Zero D. I don't think you get to say that word on here... but now you have to leave it up so people know what im referring too...

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                  • #54
                    Originally posted by Norman Bain View Post
                    Highpower in post #27 has a photo with a pair of parallels being attached to long blue bars. Not sure what they are;

                    Cheers,
                    Norman
                    Just spring loaded keepers that hold the actual parallels against the vise jaws. Keeps the parallels from falling over when changing parts/material in the vise.

                    http://www.kurtworkholding.com/acces...lel_keeper.php

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                    • #55
                      Originally posted by Zero_Divide View Post
                      Head-maybe.
                      But powerfeed is just a simple motor that moves slower if higher resistance is encuntered.
                      Also because its gear driven it will have not smooth motion , but there will be jerks in the movement.
                      That's true, I know because I made a powerfeed once with a weak motor and my coupling wasn't perfectly centered, so every turn had a high and low spot.

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                      • #56
                        Originally posted by Zero_Divide View Post
                        Okay when you are using power feed how do you make sure feedrate is constant?

                        My guess is you dont
                        The force required to move x axis along the slides will vary depending on weight distribution and wear patterns that would affect feedrate.

                        Slight variation in chipload will shift grooves ever so slightly to create the woodgrain patterns

                        From the patterns i observed through a microscope i can tell for sure the distance between those grooves was slightly varying and that must have led to those marks.

                        Again on cnc it only happens when spindle speed or feedrate is jumping up and down. Which happens rarely enough unless you are trying.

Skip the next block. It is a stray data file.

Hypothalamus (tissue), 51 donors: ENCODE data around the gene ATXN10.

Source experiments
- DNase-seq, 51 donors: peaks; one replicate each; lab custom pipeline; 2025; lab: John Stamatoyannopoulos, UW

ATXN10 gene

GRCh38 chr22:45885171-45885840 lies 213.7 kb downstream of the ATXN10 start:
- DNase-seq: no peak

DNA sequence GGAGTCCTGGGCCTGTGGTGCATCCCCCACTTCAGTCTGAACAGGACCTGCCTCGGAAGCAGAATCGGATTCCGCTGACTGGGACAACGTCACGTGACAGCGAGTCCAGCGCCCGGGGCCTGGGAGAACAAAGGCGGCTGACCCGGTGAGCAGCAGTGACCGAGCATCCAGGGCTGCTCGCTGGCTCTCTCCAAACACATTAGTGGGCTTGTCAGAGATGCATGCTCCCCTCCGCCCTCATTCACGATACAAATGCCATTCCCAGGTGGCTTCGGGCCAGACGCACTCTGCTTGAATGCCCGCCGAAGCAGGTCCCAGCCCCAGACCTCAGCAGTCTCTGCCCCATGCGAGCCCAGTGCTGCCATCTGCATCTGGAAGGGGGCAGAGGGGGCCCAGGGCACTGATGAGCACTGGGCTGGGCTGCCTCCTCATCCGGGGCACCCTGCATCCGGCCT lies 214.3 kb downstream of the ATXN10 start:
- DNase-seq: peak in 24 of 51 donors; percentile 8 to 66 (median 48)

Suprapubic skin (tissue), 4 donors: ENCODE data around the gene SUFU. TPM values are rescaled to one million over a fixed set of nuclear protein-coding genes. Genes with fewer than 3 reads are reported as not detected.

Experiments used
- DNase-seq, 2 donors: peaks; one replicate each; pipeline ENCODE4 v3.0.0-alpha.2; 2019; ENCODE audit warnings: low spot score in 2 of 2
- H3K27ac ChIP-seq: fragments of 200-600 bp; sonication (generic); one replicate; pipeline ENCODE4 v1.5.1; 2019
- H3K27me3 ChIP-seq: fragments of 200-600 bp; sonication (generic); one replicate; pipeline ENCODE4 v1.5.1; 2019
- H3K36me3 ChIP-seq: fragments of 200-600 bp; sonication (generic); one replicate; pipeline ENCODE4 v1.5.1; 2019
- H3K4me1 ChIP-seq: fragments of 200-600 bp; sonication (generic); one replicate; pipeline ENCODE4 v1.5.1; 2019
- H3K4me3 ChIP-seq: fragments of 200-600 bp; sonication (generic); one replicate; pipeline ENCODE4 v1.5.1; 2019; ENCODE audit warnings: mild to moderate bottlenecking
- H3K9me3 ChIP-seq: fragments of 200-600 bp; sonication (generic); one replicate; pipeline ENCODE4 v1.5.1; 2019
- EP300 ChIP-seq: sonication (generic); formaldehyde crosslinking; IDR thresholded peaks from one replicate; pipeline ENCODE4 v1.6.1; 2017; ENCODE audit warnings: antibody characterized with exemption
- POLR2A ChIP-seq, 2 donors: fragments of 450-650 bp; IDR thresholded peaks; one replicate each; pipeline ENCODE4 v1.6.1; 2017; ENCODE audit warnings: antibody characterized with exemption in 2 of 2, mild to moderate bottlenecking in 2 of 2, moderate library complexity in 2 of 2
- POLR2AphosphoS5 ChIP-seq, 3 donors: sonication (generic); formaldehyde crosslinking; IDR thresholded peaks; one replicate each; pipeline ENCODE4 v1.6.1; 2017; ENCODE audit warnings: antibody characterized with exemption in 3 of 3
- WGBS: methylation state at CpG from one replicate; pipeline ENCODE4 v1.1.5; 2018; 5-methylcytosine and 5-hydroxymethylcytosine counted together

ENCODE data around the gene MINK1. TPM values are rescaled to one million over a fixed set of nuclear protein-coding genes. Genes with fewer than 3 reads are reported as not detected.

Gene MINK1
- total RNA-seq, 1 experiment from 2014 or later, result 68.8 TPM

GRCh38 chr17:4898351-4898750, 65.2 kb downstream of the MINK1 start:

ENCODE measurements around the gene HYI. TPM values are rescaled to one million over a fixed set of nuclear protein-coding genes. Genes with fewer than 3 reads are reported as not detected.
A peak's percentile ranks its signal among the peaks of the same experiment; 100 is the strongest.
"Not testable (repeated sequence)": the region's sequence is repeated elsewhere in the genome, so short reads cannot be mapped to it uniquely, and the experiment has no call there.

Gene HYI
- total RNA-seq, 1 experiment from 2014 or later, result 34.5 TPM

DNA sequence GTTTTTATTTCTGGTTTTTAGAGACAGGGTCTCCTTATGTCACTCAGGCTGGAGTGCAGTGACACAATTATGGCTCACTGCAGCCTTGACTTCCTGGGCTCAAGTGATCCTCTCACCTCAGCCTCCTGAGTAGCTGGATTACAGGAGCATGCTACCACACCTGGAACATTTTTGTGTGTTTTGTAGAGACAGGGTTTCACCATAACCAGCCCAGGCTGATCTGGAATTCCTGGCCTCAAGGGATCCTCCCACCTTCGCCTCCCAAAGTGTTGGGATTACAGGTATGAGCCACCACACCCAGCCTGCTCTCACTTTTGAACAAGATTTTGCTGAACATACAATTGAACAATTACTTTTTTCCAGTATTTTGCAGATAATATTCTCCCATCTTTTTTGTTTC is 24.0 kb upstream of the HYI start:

Well you don't but the power feed is more consistant than if you were cranking the table by hand, also how much chip load can there be when your taking .0005 per pass???? my guess is not much.

                        JL.......................

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                        • #57
                          Originally posted by JoeLee View Post
                          Well you don't but the power feed is more consistant than if you were cranking the table by hand, also how much chip load can there be when your taking .0005 per pass???? my guess is not much.

                          JL.......................
                          Chipload is an advancement of a cutter per flute per revolution its not how thick the material you are removing is.

                          Powerfeed will give you slightest variations of tool advancemet that will give you a pattern, but will not be severe.enough to screw it up completely.

                          I dont have a better theory.
                          FSWizard - Free Online Speed and Feed Calculator

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                          • #58
                            i had a similar thing going on with my mill/drill - i wrote it off to it being a less than rigid machine.
                            then my drawbar threads started to strip so a made a new drawbar - the problem went away.

                            after looking closely at the old drawbar it was obvious the threads were cut really crappy and were not straight or concentric.

                            i think tightening it put some uneven stresses on the spindle/collet and produced a "pattern"

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                            • #59
                              1200, thats interesting about the draw bar threads but I can't see how that would cause vibration as long as the taper is seated in the spindle.

                              I milled the same piece of alum. this morning using my 3" shell mill this time. I ripped it right down the center and got no pattern.
                              So............ why is it that the 2" shell mill produces the pattern and the 3" does not???? I tried different speeds and feed rates and still no pattern. I was also using the same type inserts in the 3".


                              JL....................

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                              • #60
                                Just a wild shot, could the 2" shell mill be unbalanced? Try mounting it between centers horizontally and spinning it by hand with no inserts. Does it come to rest at a random spot or is one portion always facing down?